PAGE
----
1408

1408 Movie PosterMy take: A haunted hotel room that will drive you mad through hallucinations of horror? “Challenge accepted!” says the main character in this film. Wait. Isn’t this The Shining again?

The Mist

The Mist Movie PosterMy take: A portrait of people under stress. The stress – giant monsters hiding in mist. The people – infighting and murder.

Dolores Clairborne

Dolores Claiborne Movie PosterMy take: End your Stephen King movie marathon with a good, old-fashioned murder mystery and psychological thriller. Did she do it? Or did she not? Find out!

Stephen King Movie Marathon Schedule

Start TimeTitle
12:00 PMThe Shawshank Redemption
03:00 PMStand By Me
04:45 PMThe Green Mile
08:00 PMThe Shining
10:30 PMCarrie
12:15 AMThe Running Man
02:00 AMThe Dead Zone
03:45 AMMisery
05:45 AM1408
07:30 AMThe Mist
09:45 AMDolores Clairborne
11:57 AMFinish

 

“F This Movie” Loves Movie Marathons!

I was delighted to stumble across Patrick Bromley’s F This Movie weblog and podcast and find an impressive number of 24-hour movie marathon ideas.

Patrick recently held his first full 24-hour movie marathon for his 40th birthday, but also creates hypothetical 24-hour movie marathon schedules just for fun. My favorite was his “Before They Were Famous” 24-hour movie marathon – featuring early work by Scarlet Johansson, Jeff Goldblum, Sylvester Stallone, and many others.

Take a look at this index of his 24-hour movie marathon ideas below. Support his work by checking out his website and podcast, won’t you?

24-Hour Movie Marathon Ideas from “F This Movie”

Genre Marathons
movie marathons featuring an actor
Movie Marathons Featuring a Place
  • Movies based in Los Angeles – I think Hollywood is a little biased on this one – lots of movies are set in L.A. I guess we’ll just settle and say these are the best movies set in L.A.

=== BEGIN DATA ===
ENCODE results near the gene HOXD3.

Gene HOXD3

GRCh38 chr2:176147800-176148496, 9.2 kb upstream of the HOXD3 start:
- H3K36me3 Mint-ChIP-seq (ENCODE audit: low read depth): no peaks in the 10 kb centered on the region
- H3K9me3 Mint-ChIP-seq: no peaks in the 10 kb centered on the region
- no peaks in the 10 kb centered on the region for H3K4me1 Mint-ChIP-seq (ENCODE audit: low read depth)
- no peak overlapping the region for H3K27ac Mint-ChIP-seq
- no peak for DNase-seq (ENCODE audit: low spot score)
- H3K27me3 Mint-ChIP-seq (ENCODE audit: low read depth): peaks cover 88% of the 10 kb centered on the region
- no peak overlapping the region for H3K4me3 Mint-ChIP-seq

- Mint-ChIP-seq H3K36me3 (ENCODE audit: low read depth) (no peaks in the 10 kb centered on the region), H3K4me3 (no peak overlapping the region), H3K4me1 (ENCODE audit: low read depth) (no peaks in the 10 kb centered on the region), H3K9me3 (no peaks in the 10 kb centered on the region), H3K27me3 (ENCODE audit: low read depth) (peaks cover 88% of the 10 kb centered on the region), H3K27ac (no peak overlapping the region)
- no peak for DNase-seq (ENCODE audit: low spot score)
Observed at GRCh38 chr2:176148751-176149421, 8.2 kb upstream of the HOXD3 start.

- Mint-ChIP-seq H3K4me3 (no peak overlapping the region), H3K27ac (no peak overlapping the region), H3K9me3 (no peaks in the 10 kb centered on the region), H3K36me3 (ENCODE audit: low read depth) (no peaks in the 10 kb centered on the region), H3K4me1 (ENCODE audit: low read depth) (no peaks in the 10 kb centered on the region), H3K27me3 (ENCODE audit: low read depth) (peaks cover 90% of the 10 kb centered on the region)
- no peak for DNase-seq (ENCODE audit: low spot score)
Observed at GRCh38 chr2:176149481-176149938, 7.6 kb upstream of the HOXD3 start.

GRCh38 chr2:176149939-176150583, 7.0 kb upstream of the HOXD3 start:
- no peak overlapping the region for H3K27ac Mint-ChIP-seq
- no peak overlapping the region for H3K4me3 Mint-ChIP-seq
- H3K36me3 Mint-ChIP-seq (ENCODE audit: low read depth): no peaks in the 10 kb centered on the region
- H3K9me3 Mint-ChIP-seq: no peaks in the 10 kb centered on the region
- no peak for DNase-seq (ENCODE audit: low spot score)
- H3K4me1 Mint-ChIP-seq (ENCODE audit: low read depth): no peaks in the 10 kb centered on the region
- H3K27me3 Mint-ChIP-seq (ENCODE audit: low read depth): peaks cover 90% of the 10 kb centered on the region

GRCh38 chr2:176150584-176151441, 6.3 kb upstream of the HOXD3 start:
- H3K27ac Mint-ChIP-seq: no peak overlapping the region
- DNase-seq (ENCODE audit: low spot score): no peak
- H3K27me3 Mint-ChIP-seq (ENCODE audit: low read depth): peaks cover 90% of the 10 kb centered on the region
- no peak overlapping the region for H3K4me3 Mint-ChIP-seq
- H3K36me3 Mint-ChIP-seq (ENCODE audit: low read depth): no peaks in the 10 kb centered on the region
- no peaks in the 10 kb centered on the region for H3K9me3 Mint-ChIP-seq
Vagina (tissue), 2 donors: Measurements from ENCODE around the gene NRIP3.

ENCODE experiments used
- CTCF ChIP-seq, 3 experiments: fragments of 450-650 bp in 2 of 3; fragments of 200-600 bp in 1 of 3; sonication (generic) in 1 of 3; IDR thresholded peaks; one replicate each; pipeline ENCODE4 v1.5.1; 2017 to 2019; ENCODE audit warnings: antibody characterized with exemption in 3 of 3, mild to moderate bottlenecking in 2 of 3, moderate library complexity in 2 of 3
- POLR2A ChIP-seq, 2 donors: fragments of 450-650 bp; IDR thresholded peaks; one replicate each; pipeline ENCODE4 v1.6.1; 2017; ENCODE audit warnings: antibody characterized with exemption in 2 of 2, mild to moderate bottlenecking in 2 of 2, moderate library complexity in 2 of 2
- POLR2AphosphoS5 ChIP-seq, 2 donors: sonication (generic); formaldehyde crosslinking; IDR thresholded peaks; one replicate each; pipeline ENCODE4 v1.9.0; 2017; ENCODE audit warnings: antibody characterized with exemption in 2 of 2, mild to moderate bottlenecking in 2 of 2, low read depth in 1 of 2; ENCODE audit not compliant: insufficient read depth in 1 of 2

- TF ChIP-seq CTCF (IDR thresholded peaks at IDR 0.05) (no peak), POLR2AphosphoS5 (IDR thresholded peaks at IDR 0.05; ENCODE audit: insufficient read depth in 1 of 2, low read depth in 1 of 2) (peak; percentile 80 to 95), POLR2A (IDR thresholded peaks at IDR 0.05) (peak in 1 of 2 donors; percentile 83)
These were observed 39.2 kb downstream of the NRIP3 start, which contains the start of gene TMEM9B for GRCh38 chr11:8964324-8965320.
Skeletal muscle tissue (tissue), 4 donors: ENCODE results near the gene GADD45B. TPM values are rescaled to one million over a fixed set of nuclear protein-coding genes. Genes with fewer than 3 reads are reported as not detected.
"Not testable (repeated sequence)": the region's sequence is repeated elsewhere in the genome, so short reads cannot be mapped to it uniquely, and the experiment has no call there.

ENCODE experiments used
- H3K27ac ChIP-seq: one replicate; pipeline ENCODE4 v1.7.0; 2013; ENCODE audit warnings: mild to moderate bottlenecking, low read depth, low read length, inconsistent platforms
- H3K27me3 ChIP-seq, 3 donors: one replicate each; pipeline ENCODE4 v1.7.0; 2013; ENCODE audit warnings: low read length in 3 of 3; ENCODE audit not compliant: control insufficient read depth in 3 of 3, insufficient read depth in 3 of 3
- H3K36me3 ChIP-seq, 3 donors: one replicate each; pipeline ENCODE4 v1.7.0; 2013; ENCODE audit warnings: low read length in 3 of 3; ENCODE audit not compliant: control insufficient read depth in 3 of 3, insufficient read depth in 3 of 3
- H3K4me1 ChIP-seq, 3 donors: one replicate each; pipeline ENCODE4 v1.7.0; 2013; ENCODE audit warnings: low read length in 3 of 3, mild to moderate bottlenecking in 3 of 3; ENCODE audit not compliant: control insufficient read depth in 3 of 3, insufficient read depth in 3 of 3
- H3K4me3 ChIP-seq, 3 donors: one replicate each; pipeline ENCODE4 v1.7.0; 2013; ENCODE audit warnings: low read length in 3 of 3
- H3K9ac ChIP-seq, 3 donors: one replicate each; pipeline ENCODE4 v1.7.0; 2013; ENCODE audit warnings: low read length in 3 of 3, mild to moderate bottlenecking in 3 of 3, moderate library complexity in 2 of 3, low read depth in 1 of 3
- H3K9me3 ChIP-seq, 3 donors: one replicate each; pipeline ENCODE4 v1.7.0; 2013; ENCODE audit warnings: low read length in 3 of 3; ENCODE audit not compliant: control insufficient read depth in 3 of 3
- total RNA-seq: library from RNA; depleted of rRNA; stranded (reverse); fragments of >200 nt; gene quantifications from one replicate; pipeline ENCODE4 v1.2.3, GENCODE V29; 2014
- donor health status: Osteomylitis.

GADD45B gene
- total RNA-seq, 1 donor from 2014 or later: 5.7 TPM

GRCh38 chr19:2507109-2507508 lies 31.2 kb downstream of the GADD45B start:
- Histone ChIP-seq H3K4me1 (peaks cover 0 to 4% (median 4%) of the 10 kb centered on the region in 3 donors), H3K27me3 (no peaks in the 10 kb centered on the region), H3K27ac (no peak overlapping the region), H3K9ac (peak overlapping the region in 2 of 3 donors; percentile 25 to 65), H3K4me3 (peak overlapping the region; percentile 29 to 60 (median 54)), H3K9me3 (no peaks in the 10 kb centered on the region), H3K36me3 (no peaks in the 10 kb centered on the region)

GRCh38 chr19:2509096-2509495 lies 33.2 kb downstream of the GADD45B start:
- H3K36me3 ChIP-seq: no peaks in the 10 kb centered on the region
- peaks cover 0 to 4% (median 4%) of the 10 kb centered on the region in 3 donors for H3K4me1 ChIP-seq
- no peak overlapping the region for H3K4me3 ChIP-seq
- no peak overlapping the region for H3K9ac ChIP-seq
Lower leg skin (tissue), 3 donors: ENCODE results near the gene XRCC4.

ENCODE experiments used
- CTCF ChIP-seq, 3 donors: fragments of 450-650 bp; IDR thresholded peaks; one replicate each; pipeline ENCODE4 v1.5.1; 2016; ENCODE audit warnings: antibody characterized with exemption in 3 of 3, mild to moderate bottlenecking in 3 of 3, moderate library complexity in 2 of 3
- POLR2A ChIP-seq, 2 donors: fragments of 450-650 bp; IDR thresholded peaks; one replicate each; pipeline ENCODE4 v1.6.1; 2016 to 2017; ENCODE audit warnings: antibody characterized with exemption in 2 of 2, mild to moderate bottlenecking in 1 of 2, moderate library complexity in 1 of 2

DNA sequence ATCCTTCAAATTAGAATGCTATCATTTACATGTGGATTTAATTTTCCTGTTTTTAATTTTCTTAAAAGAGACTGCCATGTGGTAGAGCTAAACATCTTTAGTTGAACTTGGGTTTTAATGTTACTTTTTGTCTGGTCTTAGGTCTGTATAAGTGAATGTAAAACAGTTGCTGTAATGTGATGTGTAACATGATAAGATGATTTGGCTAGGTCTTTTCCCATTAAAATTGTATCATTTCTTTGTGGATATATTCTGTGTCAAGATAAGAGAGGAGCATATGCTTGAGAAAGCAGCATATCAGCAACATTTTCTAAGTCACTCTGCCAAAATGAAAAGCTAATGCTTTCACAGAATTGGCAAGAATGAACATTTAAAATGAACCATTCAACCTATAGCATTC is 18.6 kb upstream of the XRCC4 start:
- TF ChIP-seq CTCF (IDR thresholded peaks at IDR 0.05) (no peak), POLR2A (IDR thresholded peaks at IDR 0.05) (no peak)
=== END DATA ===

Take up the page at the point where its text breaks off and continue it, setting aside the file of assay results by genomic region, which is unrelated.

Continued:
• Movies based in New York – Big things happen in New York, as any New Yorker will tell you…without asking. Take a peek at the best movies set in New York.
  • Movies based in Chicago – Chicago, the city less full of itself than L.A. and New York. Check out the movie set here.
Movies From a Particular Year
Other Movie Marathon Themes

  • Movies Set in Cold Weather – Ok – we’re really reaching for a theme here, but it is a fact that many movies are set in cold weather. Yup.

Around the World In a 24 Hour Movie Marathon

Foreign-language movies are hard. There is the obvious language barrier, of course, but accessibility is a challenge too. Why go seek out some obscure movie from another country that most people have never heard of, when Hollywood manufactures a new blockbuster every couple of months and pipes it directly into every movie theater in the nation?

I think we all know the answer. There is a real sense of adventure in being immersed in a new culture, and introduced to new sights, sounds, and ways of thinking. And you can do it all without buying an expensive plane ticket! I say: if you haven’t had the time to explore world cinema before, do it all at once with an international movie marathon!